One generous investor recalls Lochmiller’s power of persuasion

Bruce Bainter was going to embark on a new career of sorts in August.

That was when investments worth thousands of dollars he had with Valley Investments in Grand Junction were scheduled to mature.

When that money rolled in, he was going to shore up his own future and become a philanthropist.

Bainter wanted to give some money to Fellowship Church in Grand Junction, help out the Make-A-Wish Foundation for terminally ill children and make sure Roice-Hurst Humane Society could continue sheltering animals without resorting to euthanasia.

“That was money I had saved over 30 years,” and losing it put a crimp in the plans he had for his own future as well as that of the charities he hoped to help.

The major reason Bainter believed he could put significant sums of money into those charities and others was Philip Rand Lochmiller, the head of now-closed Valley Investments, 1445 N. Seventh St.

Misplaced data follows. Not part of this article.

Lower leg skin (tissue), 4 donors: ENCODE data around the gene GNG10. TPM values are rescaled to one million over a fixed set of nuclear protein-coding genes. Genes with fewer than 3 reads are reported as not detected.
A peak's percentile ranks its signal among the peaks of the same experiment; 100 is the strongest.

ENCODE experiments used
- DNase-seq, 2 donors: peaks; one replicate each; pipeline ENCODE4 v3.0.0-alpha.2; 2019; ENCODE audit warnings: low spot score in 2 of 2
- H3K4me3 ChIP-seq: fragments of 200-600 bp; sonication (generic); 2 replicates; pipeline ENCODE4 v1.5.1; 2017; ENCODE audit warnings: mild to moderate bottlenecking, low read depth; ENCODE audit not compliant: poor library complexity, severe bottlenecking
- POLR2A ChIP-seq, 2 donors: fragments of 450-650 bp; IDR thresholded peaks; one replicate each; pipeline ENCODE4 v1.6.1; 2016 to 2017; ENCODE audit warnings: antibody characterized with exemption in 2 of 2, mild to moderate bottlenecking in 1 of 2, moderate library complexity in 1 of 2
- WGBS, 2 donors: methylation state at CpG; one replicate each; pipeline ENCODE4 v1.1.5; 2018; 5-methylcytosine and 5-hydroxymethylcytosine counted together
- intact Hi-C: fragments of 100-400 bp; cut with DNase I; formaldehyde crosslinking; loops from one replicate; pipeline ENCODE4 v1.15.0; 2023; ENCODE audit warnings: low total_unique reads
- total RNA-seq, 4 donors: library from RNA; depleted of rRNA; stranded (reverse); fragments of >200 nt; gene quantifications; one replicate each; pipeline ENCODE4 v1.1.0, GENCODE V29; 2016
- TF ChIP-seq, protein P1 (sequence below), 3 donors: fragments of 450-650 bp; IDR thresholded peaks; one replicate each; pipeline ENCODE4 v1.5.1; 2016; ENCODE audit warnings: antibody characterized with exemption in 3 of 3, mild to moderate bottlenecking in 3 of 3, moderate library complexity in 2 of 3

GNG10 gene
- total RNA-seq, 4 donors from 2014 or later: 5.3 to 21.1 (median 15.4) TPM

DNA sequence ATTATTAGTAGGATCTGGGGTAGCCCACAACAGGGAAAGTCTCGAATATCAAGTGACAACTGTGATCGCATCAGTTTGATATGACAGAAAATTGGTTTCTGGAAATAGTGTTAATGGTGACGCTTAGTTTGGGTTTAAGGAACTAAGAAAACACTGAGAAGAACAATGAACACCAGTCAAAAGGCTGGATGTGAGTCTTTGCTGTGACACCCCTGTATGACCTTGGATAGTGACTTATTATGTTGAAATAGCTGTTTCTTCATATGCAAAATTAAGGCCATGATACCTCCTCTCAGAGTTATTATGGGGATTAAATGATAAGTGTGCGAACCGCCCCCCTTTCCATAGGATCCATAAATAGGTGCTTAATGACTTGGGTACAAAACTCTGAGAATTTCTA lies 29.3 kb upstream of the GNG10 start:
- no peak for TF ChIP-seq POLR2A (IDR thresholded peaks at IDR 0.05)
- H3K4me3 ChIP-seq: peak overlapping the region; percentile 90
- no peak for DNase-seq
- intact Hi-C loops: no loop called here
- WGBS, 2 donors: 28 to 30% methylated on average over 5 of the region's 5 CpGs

Lochmiller, who served a prison term in California for securities fraud, is under investigation by the FBI. State securities officials have sought to add fraud allegations to the complaint in Denver District Court that resulted in the closure of Valley Investments.

Bainter said he never was aware of Lochmiller’s criminal background, and he frequently had lunch or coffee with Lochmiller and considered him a friend.

When he asked Bainter to increase his investment, Lochmiller always had the right angle to persuade him, Bainter said.

“If you’ll give me the money, I’ll put it to work,” Bainter remembered Lochmiller telling him.

Lochmiller asked him, as a “special investor,” to do just that and invest $40,000 to develop The Meadows in La Junta in exchange for a 16 percent return after a year.

Valley Investments folded the next month.

Bainter was aware that Lochmiller counted among his clients several older people whom Bainter believed were counting on their investments to supplement their retirement incomes.

Lochmiller’s attorney has maintained that Valley Investments was a business that collapsed as a result of last year’s severe economic downturn.

Bainter still has hope he’ll eventually fulfill some of his philanthropic dreams, but not at the level he had planned.

It eats at him that many of Lochmiller’s victims in California died before he pleaded guilty to 30 of 60 counts against him.

Worse yet, Bainter said, is remembering his conversations with Lochmiller and Bainter’s ready refrain: “I’d always say, ‘Thank you for all you do for people.’ ”


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